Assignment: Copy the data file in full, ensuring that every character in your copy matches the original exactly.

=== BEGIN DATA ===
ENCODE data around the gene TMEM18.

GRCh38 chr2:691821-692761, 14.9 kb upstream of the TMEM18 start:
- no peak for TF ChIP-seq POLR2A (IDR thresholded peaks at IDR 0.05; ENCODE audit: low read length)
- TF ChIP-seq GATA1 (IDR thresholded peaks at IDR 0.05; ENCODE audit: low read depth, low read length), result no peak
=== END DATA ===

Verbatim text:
ENCODE data around the gene TMEM18.

GRCh38 chr2:691821-692761, 14.9 kb upstream of the TMEM18 start:
- no peak for TF ChIP-seq POLR2A (IDR thresholded peaks at IDR 0.05; ENCODE audit: low read length)
- TF ChIP-seq GATA1 (IDR thresholded peaks at IDR 0.05; ENCODE audit: low read depth, low read length), result no peak